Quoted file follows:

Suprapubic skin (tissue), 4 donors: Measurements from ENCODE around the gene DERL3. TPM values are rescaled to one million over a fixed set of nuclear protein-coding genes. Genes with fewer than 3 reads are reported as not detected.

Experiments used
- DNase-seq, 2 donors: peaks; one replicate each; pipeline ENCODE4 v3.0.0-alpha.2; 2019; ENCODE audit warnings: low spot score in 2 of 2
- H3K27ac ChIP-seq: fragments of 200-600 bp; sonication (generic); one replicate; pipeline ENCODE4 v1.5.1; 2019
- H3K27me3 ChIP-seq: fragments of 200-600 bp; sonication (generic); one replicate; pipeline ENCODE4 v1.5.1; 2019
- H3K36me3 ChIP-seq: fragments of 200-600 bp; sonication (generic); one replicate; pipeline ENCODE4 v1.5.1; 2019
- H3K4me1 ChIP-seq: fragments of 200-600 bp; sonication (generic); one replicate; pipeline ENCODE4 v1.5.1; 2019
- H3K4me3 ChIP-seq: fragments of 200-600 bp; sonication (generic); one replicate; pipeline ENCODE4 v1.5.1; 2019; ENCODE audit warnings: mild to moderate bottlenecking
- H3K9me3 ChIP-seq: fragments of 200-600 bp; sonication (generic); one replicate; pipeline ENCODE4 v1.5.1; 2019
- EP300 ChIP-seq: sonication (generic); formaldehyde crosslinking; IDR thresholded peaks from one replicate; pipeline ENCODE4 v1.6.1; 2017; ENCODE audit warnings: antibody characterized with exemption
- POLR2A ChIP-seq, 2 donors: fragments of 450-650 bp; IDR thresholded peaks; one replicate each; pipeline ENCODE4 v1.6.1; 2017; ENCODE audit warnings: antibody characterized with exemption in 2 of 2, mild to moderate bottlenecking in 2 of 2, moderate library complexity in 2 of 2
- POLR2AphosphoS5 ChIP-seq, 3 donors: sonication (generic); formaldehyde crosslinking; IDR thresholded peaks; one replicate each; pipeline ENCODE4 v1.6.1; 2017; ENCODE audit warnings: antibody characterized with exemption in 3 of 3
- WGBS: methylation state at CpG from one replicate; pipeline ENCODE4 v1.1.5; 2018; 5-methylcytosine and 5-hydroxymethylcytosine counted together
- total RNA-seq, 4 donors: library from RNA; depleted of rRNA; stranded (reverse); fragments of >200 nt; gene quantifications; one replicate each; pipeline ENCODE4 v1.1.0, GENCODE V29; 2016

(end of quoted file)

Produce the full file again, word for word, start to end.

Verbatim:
Suprapubic skin (tissue), 4 donors: Measurements from ENCODE around the gene DERL3. TPM values are rescaled to one million over a fixed set of nuclear protein-coding genes. Genes with fewer than 3 reads are reported as not detected.

Experiments used
- DNase-seq, 2 donors: peaks; one replicate each; pipeline ENCODE4 v3.0.0-alpha.2; 2019; ENCODE audit warnings: low spot score in 2 of 2
- H3K27ac ChIP-seq: fragments of 200-600 bp; sonication (generic); one replicate; pipeline ENCODE4 v1.5.1; 2019
- H3K27me3 ChIP-seq: fragments of 200-600 bp; sonication (generic); one replicate; pipeline ENCODE4 v1.5.1; 2019
- H3K36me3 ChIP-seq: fragments of 200-600 bp; sonication (generic); one replicate; pipeline ENCODE4 v1.5.1; 2019
- H3K4me1 ChIP-seq: fragments of 200-600 bp; sonication (generic); one replicate; pipeline ENCODE4 v1.5.1; 2019
- H3K4me3 ChIP-seq: fragments of 200-600 bp; sonication (generic); one replicate; pipeline ENCODE4 v1.5.1; 2019; ENCODE audit warnings: mild to moderate bottlenecking
- H3K9me3 ChIP-seq: fragments of 200-600 bp; sonication (generic); one replicate; pipeline ENCODE4 v1.5.1; 2019
- EP300 ChIP-seq: sonication (generic); formaldehyde crosslinking; IDR thresholded peaks from one replicate; pipeline ENCODE4 v1.6.1; 2017; ENCODE audit warnings: antibody characterized with exemption
- POLR2A ChIP-seq, 2 donors: fragments of 450-650 bp; IDR thresholded peaks; one replicate each; pipeline ENCODE4 v1.6.1; 2017; ENCODE audit warnings: antibody characterized with exemption in 2 of 2, mild to moderate bottlenecking in 2 of 2, moderate library complexity in 2 of 2
- POLR2AphosphoS5 ChIP-seq, 3 donors: sonication (generic); formaldehyde crosslinking; IDR thresholded peaks; one replicate each; pipeline ENCODE4 v1.6.1; 2017; ENCODE audit warnings: antibody characterized with exemption in 3 of 3
- WGBS: methylation state at CpG from one replicate; pipeline ENCODE4 v1.1.5; 2018; 5-methylcytosine and 5-hydroxymethylcytosine counted together
- total RNA-seq, 4 donors: library from RNA; depleted of rRNA; stranded (reverse); fragments of >200 nt; gene quantifications; one replicate each; pipeline ENCODE4 v1.1.0, GENCODE V29; 2016